MSACL NA 2019
Part No: PPS443.V.1Issued year: 2019File size: 2.98mbFile type: pdf
Analysis of drug panels in urine samples can be challenging, and the trend towards larger panels including multiple drug classes compounds the issues faced during method development.
This white paper examines a number of aspects of sample preparation, and their impact on the success of subsequent LC-MS/MS analysis of broad urine panels.
Section 1 examines the applicability of various sample preparation techniques: supported liquid extraction, reverse phase SPE and mixed-mode SPE, to the various classes of drugs extracted. In addition, hydrolysis approaches: enzyme type and protocol used (time, temperature), are compared.
Mixed-mode reverse phase/cation exchange SPE is widely used for extraction of basic drug classes from urine, but the inclusion of drugs and metabolites that exhibit ‘non-typical’ functionality within urine panels can be problematic. Section 2 examines the impact of various parameters (interference wash strength, elution solvent composition) on analyte retention, elution and extract cleanliness with particular focus on zwitterionic (gabapentin, pregabalin) and non-ionic (carisoprodol, meprobamate) drugs.
Part No: P171Issued year: 2017File size: 0.69mbFile type: pdf
This poster demonstrates protocols for the determination of a range of drugs of abuse following collection with the NeoSal™ oral fluid device and GC/MS analysis. The drug suites includes amphetamines and synthetic cathinones, barbiturates, benzodiazepines, cocaine, opiates, cannabinoids and synthetic cannabinoids.
SOFT 2017, Boca Raton
Part No: P174Issued year: 2017File size: 1.44mbFile type: pdf
This poster discusses the potential for a single extraction protocol
for various drugs of abuse classes in whole blood prior to UPLC-MS/MS analysis.
SOFT 2017, Boca Raton
also presented at SFTA, Marseille, France, 2018
Part No: P157Issued year: 2017File size: 0.8mbFile type: pdf
This poster demonstrates that a large urine panel, comprised of 43 DOAs, from multiple drug classes, can be simultaneously screened by mixed-mode cation exchange SPE (using EVOLUTE EXPRESS CX 96 well plates) despite their disparate intermolecular traits, by thoughtfully selecting appropriate organic wash and elution conditions that simultaneously enable sample isolation and detection along with minimizing sample matrix effects.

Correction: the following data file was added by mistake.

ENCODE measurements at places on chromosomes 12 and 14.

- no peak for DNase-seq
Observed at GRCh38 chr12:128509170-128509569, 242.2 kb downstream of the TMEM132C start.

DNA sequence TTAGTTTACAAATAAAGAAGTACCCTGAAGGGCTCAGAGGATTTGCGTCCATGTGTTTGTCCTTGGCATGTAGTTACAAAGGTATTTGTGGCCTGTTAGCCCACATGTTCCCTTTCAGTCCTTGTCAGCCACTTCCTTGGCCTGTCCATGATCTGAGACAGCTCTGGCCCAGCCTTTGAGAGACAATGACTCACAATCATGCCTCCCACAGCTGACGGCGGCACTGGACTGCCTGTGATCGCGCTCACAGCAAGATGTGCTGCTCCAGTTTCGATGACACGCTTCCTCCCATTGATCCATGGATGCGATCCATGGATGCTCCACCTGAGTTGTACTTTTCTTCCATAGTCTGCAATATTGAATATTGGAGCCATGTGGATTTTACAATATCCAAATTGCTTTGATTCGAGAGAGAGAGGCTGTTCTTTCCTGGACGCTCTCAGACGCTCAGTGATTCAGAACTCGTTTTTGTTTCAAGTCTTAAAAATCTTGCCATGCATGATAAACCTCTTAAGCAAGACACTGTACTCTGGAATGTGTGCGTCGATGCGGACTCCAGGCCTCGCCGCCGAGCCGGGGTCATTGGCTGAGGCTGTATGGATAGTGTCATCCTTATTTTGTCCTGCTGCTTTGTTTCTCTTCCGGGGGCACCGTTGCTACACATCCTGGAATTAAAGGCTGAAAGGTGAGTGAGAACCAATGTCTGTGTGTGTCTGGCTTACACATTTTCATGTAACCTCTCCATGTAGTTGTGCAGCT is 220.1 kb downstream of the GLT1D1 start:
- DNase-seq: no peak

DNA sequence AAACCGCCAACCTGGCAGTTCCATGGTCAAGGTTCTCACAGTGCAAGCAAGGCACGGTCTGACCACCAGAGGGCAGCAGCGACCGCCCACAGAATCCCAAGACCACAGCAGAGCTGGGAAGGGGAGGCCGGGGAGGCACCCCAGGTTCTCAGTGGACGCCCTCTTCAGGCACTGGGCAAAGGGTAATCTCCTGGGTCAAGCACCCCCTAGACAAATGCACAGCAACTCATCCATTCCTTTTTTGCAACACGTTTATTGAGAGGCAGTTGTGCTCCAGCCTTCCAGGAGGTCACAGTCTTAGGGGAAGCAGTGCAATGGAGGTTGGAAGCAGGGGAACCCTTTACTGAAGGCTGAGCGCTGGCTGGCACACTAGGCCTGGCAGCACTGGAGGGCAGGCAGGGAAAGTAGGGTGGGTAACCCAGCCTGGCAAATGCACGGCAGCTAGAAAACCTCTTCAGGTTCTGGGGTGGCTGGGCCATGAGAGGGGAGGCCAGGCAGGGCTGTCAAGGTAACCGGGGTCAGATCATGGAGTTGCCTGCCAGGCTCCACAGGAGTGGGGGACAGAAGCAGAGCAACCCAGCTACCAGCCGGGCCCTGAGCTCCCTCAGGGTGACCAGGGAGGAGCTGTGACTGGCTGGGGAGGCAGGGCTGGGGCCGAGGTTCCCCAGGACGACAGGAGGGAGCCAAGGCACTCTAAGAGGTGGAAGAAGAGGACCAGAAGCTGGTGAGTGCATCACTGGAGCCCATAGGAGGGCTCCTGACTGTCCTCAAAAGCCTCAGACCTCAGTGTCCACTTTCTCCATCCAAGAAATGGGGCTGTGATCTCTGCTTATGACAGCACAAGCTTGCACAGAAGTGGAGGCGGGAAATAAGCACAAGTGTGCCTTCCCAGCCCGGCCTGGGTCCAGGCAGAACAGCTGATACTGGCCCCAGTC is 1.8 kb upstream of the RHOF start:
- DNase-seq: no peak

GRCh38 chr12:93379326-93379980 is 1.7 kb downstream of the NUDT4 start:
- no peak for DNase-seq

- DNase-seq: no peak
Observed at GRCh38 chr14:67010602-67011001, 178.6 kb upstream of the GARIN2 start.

The extraction method is automated using the Biotage® Extrahera™ Automated sample Preparation Platform.
MSACL 2017, Palm Springs
SOFT 2017, Boca Raton
Part No: P112Issued year: 2014File size: 1.4mbFile type: pdf
This poster demonstrates the extraction of a range of drugs of abuse from oral fluid, collected with common collection devices, prior to UPLC-MS/MS analysis. The target analyte list includes benzodiazepines, z drugs, amphetamines, cathinones, opiates, cocaine, buprenorphine, PCP, THC-COOH, fentanyl and ketamine.
Part No: P132Issued year: 2015File size: 1.55mbFile type: pdf
This poster demonstrates the extraction of a range of drugs of abuse from oral fluid collection devices using supported liquid extraction suitable for UPLC-MS/MS analysis. Unlike some sample preparation techniques, SLE allows for the simultaneous extraction of cross-functional analytes in a single extraction protocol without forfeiting extract cleanliness.
The target analyte list includes benzodiazepines, z drugs, amphetamines, cathinones, opiates, cocaine, buprenorphine, PCP, THC-COOH, fentanyl and ketamine.
Part No: P087Issued year: 2014File size: 0.94mbFile type: pdf
This poster describes the extraction of a range of drugs of abuse (including barbiturates, THC and metabolites, benzodiazepines, z drugs, amphetamines,cathinones, opiates, cocaine, buprenorphine, PCP, fentanyl and ketamine) from oral fluid using supported liquid extraction (ISOLUTE SLE+) columns prior to GC-MS and LC-MS/MS analysis.
Part No: P178 rev 2Issued year: 2018File size: 0.78mbFile type: pdf
This poster evaluates the extraction of a range of drugs of abuse from hydrolyzed and nonhydrolyzed urine using a novel flow through scavenging product, ISOLUTE® HYDRO DME+. Matrix component removal in terms of creatinine and urea, salt residue, pigmentation associated with urobillin content and protein removal will be demonstrated.
Part No: P151Issued year: 2016File size: 0.96mbFile type: pdf
This poster compares the performance of manual processing to a novel automated sample preparation system prior to GC/MS or LC-MS/MS analysis in forensic toxicology applications. Emphasis is placed on the potential for 96-well cross contamination and strategies for its elimination.
Part No: P189 rev 1Issued year: 2018File size: 1.05mbFile type: pdf
This poster describes an improved workflow for the analysis of
drugs of abuse from hair. Implementation of bead homogenization along with automated sample preparation allowed for simplified methodology. The direct solvent extraction approach avoids the need for pre-concentration while maintaining desired LOQs with either 200 or
400 μL of hair extract.